Shohei Sakakura, author of “AKB 48 and the Black Companies (AKB48と日本のブラック企業)” – is one of those rare Japanese with the mindset of a western intellectual. As editor-in-chief of Posse magazine, Sakakura first alerted the public to the presensce and prevalance, of black companies.  Until then, most of us thought it was kind of normal in a Japanese way, to put in “service overtime (サービス残業)” hours, meaning we accepted the fact of working in the office until dawn without getting paid it. We also accepted getting laid off without notice, no maternity or paternity leaves, discrimination against women, sexual and moral harassment in the workplace, poor wages and did I mention no overtime pay? 

To the Japanese, work proffers its own reward and justification and with news of the unraveling global economy we were grateful to be able to work at all. Of course the majority of the Japanese KNOW exploitation exists, and that this was one of things that was wrong with the country and the rest of the world. This is why we have so many “izakaya (pubs)” around – where else to drown our sorrows  but in beer stains? 

And now AKB 48, in case you didn’t know, is the brain child of Yasushi Akimoto, aka the King Midas of the Japanese entertainment industry. Everything he touches has turned to gold – unfortunately, the gold stays firmly tucked in his pocket without benefitting the girls he ruthlessly expolits. But there it is – the man certainly knows how to make a yen from peddling idoru fantasies to love-starved males with glasses and bad skin.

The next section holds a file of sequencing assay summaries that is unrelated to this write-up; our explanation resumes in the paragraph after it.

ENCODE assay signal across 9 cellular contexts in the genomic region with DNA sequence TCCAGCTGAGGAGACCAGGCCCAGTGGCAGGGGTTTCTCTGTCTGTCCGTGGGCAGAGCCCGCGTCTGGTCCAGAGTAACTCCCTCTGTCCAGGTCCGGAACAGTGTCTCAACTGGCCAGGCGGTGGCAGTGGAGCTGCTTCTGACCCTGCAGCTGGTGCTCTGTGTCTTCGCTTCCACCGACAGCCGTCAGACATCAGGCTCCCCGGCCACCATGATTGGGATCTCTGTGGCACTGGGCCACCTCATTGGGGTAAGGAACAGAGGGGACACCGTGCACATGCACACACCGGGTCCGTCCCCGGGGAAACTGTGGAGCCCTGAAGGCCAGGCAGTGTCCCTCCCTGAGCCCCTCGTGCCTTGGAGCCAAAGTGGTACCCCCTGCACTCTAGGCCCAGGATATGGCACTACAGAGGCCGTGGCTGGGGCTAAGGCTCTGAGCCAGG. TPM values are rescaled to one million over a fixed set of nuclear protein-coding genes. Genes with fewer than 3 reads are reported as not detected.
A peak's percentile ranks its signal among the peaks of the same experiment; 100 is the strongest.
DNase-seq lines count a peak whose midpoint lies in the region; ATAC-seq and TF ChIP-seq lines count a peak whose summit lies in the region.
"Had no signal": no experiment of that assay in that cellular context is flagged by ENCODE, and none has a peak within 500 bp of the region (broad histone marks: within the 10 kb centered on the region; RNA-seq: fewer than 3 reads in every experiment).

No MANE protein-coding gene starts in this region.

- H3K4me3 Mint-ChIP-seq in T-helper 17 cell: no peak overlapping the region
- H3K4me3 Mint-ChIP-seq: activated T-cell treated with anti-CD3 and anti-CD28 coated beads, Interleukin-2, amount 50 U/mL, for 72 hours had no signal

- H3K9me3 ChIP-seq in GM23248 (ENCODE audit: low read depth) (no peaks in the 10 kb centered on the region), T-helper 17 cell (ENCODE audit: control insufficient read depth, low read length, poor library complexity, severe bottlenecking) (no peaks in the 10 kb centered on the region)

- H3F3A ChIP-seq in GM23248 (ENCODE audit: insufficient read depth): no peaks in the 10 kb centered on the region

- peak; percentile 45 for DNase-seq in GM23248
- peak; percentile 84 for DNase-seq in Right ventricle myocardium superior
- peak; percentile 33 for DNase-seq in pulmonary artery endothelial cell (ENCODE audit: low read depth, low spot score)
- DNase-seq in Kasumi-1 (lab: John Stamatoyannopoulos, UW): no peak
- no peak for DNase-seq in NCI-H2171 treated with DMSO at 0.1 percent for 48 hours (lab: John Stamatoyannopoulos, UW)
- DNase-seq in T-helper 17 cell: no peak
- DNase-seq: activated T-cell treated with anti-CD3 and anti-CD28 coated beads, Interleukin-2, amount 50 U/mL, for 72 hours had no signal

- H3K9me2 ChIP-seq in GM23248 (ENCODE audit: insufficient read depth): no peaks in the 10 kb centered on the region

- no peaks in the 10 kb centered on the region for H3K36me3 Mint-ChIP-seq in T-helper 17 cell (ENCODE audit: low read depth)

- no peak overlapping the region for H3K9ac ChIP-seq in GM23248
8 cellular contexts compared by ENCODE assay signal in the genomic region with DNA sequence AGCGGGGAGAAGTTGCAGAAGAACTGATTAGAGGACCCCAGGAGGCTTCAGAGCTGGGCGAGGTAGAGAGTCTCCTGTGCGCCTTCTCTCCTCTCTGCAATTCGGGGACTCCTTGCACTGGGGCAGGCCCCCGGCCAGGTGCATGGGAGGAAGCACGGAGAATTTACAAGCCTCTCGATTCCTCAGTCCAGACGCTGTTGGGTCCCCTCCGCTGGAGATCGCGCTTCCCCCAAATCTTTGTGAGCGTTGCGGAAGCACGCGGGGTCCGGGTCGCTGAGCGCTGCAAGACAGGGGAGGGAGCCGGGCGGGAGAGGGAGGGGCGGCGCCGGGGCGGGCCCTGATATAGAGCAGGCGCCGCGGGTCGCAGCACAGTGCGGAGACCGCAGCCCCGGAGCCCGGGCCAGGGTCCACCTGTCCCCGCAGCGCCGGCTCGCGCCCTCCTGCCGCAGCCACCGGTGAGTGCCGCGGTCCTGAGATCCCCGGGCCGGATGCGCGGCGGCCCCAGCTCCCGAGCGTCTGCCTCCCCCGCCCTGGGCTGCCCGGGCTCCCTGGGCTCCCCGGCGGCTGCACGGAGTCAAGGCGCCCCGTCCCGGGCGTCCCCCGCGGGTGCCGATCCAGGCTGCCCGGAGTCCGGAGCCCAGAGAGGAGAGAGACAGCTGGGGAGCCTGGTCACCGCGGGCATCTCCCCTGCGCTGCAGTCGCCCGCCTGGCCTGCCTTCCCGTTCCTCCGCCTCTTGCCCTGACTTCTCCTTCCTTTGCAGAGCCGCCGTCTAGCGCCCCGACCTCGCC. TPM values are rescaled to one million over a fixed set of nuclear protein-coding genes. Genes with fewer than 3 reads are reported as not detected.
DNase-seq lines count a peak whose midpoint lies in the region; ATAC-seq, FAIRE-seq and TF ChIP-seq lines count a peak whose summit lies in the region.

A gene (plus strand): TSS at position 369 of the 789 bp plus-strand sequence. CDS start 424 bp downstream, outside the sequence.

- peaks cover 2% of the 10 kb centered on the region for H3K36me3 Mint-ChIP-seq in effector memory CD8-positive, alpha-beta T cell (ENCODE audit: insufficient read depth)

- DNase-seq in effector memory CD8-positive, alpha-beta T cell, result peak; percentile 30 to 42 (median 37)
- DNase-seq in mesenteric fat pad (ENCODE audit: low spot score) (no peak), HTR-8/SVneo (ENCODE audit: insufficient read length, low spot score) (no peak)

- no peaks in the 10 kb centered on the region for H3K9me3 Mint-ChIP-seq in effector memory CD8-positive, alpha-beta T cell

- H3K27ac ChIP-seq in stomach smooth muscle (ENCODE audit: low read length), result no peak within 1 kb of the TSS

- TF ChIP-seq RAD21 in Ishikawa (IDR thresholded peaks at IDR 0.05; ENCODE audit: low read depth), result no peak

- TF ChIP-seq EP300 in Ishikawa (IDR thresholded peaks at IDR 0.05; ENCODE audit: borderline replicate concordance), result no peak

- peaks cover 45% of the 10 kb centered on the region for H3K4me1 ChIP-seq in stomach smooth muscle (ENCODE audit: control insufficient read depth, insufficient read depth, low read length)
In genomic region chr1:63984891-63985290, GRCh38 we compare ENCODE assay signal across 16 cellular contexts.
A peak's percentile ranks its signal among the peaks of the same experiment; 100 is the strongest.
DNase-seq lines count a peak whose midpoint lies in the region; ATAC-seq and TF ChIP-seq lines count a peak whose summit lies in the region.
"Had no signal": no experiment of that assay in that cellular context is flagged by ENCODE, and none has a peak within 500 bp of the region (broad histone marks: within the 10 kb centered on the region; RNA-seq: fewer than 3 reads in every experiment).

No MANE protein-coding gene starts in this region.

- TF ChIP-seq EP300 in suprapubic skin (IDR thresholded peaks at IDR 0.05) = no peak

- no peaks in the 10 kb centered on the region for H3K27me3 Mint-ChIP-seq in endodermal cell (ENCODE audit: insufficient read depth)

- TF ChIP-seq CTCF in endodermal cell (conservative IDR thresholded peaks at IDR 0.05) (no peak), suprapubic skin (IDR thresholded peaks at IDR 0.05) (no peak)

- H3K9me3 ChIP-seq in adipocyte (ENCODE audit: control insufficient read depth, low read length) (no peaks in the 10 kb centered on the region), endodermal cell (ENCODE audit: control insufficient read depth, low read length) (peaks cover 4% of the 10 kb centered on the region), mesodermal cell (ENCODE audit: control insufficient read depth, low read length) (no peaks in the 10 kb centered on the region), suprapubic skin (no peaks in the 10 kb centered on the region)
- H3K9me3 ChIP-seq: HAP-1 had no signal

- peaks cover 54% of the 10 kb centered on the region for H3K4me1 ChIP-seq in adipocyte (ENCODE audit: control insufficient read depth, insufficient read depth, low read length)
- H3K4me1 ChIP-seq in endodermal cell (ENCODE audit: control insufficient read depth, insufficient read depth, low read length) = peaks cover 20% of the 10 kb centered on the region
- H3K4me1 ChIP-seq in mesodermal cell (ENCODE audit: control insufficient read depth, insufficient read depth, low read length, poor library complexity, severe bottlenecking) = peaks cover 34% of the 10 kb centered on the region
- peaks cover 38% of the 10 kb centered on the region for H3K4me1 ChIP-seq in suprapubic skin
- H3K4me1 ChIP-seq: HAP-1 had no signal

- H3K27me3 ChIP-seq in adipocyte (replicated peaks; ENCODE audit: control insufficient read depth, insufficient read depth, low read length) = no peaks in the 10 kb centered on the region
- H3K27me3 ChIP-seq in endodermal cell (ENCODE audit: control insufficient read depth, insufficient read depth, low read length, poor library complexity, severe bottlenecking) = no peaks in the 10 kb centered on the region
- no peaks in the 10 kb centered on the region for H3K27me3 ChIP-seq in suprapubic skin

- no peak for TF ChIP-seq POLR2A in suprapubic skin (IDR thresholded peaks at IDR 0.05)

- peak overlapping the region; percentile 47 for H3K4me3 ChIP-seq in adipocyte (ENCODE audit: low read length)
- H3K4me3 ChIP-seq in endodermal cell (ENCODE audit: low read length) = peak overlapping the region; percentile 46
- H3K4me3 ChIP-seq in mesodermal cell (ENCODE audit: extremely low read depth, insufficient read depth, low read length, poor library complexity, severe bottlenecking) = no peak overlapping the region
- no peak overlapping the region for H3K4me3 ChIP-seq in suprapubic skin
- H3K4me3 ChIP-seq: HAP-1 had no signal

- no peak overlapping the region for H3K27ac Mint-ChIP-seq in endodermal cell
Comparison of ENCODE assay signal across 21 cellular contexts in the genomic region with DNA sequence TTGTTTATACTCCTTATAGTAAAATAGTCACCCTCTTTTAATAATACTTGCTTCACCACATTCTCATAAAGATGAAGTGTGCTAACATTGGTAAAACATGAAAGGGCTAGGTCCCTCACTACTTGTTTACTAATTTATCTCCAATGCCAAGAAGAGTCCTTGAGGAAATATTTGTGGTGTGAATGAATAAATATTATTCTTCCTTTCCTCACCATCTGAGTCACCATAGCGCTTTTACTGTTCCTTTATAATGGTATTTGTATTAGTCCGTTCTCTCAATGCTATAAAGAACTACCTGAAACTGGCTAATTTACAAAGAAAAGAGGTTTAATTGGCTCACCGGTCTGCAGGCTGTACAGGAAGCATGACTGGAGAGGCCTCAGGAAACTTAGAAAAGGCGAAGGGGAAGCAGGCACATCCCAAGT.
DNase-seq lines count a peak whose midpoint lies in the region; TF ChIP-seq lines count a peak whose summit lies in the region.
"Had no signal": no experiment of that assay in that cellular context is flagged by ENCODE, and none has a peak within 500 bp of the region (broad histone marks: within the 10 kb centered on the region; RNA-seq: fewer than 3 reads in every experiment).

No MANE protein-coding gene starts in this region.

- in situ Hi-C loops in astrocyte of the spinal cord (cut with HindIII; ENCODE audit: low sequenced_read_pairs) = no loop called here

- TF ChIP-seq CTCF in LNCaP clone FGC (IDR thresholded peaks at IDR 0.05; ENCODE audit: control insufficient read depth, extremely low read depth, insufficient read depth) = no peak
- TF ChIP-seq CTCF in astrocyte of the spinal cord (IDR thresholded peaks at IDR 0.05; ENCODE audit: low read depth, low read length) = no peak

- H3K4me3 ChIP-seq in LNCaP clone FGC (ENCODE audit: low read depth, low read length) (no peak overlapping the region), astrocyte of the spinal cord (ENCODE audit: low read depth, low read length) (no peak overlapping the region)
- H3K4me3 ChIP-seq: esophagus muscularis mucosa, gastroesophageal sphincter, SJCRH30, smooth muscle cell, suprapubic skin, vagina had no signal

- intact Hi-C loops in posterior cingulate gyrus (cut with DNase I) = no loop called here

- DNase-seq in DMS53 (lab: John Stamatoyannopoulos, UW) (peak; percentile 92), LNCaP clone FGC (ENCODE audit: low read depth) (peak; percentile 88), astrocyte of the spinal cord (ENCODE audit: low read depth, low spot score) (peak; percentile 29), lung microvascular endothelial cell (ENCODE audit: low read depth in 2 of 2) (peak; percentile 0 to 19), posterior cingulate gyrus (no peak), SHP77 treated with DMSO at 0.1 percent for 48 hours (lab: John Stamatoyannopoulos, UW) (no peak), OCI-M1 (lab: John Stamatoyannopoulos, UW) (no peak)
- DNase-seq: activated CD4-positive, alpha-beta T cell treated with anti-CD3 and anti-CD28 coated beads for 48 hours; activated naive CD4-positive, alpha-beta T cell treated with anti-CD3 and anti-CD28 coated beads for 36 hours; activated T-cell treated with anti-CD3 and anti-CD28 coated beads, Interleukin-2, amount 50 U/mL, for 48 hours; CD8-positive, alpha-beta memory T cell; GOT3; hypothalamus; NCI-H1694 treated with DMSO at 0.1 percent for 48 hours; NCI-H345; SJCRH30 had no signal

Who IS Akimoto anyway? Sakakura’s book doesn’t do much digging about the man – he just assumes that the Japanese know who Akimoto is (we do) and leaves it at that. Suffice to say, Yasushi Akimoto is what 50 years ago many older Japanese would describe as a “Zegen 女衒”or merchant who dealt exclusively in young women. A Zegen was the middleman who bought and sold girls (often with the express consent of the parents) to the sex trade and entertainment industry and too bad for the Japanese that no one bothered to distinguish between the two until the GHQ came along to tell us Nooooo, they were different. (Okay, we got that now.) The GHQ also did much to stomp out the Zegen operating in and around Tokyo but the middlemen simply went on doing what they did, and took on another name: “entertainment producer.” From sex shows and strip houses to brothels and the euphemistically called “bars,” the Zegen had their fingers in all the right pies (yuck), and kept the best for entertainment industry, which had direct pipeline to the yakuza.